Sea Changes for IT and Ediscovery


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Corporate ediscovery purchasers and influencers run the gamut of departments and disciplines. This can make selling ediscovery into the corporation a tough row to hoe unless you know your buyer extremely well. This is particularly true with the IT ediscovery buyer and influencer.

Many ediscovery vendors are used to selling into the corporate Legal suite, but not the IT organization. As a secondary influencer, sure. As a primary purchaser? Not so much. But that is exactly what is happening in the corporation as the ediscovery emphasis widens to include information management, search and collections –- all processes firmly in the IT department's hands. And the ediscovery vendor conversation that works with corporate legal often doesn't work with IT.

Let's look at three major themes in the evolution of IT and ediscovery:

  1. Growing influence over the ediscovery purchasing process
  2. Continued challenges around ediscovery practices and deployments
  3. IT's critical success factors

IT Is a Key Influencer on Ediscovery

Legal used to have a stranglehold on budgets and purchasing decisions. But as ediscovery products around search and collections grew in importance, they increasingly impacted IT. The size of data collections grew, and the cost of culling the results for review was and is prohibitive. Attorneys look to their ediscovery vendors and to IT for help in collecting more relevant data faster.

This influence is growing as both legal and IT departments increasingly understand the role that information management decisions play in supporting ediscovery as a business process. Legal is using IT more frequently as internal consultants for analysis and processing purchases, and single vendor ediscovery platforms require both IT and Legal input from the start. Legal remains the gateway, but IT buy-in is a necessity.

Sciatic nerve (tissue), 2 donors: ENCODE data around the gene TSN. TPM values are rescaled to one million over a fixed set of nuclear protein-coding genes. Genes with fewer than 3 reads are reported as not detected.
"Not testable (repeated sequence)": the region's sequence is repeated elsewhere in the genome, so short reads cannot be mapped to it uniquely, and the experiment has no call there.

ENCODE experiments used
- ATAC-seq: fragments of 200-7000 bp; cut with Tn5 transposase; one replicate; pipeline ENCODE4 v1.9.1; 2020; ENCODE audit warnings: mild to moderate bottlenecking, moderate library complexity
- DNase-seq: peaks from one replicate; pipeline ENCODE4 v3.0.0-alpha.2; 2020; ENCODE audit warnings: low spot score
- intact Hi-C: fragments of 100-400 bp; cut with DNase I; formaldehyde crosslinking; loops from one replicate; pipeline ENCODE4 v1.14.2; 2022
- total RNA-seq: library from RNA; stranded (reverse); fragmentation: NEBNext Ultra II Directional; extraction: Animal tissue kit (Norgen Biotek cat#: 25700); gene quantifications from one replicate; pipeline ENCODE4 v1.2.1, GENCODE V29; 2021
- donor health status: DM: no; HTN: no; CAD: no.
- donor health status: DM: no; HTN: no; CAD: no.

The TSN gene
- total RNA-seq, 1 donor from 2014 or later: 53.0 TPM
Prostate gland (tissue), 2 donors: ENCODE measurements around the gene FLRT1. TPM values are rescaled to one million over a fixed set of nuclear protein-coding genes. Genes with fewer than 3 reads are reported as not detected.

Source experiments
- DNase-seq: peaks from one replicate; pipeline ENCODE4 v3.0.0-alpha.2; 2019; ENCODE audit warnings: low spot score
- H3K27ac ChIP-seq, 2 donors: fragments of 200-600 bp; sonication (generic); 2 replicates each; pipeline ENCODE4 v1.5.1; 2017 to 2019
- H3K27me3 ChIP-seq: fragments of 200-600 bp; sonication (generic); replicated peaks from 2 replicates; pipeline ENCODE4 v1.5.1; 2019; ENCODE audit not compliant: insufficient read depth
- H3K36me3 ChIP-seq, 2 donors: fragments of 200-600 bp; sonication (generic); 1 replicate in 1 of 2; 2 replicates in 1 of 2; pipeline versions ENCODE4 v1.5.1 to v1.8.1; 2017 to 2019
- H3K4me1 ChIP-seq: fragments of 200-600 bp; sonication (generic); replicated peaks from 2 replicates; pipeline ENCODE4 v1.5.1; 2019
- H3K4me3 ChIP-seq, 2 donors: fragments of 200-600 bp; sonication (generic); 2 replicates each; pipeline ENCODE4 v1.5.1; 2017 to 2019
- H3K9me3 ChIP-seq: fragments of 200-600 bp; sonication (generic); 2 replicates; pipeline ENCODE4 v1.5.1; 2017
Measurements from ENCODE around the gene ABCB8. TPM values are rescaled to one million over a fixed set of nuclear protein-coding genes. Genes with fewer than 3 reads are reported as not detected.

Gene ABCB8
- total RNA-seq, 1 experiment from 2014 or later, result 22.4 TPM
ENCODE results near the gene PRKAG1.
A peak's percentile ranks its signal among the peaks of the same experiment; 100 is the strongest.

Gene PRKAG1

Not all corporations keep data collections in-house, of course; many archive email to a hosted service provider for storage and ediscovery actions. This relieves IT of intensive collections processing on email, which is ediscovery's primary content target. But SharePoint, file systems and long-term backup are also subject to ediscovery collections. These are not as likely to be hosted. IT must still deploy the host's archiving software and arrange for remote pushing of the data to the hosting data center.

What Changed?

Historically, IT has been famously reluctant to engage in ediscovery, believing that it was purely Legal's lookout (and problem). This has changed for several reasons including:

  • Self-defense: Ediscovery requirements are more demanding than they used to be. Legal and corporate law firms could frequently plead undue burden to get out of having to search through ESI, but that is no longer tenable. The result is IT workers spending much more time searching poorly searchable backup data. They are also shipping off more backup tape and drives to ediscovery consultants while resenting the loss of data control.
  • Legal supports ediscovery technology: Legal is increasingly demanding ediscovery technology along with human resources devoted to the process of ediscovery. Their technology needs center around analysis and review, but they are very aware that information management, collections and preservation require better tools as well.
  • Ediscovery purchases require IT input: Very few corporations are running out and funding entire ediscovery platforms at once -- ediscovery budgets remain largely reactive -– but technology purchases are getting funded in response to critical ediscovery needs. Reactive purchases are characterized by a limited deployment in response to a critical matter. IT will either helm the project or work closely with the vendor. Proactive purchases will not be so time-intensive, but they will generally have a broader impact and require regular IT involvement.
  • IT's desire to keep data under its control: The multistage ediscovery workflow requires intensive data movement between stages, products and people. IT will not always have this data under its control as it moves off-site to service providers and external law firms. But during the early stages of ediscovery, the data will be on corporate networks and devices, and IT will need to control access and protect data integrity. The more involved the department is in early ediscovery stages, the better it will be able to maintain data integrity and management.

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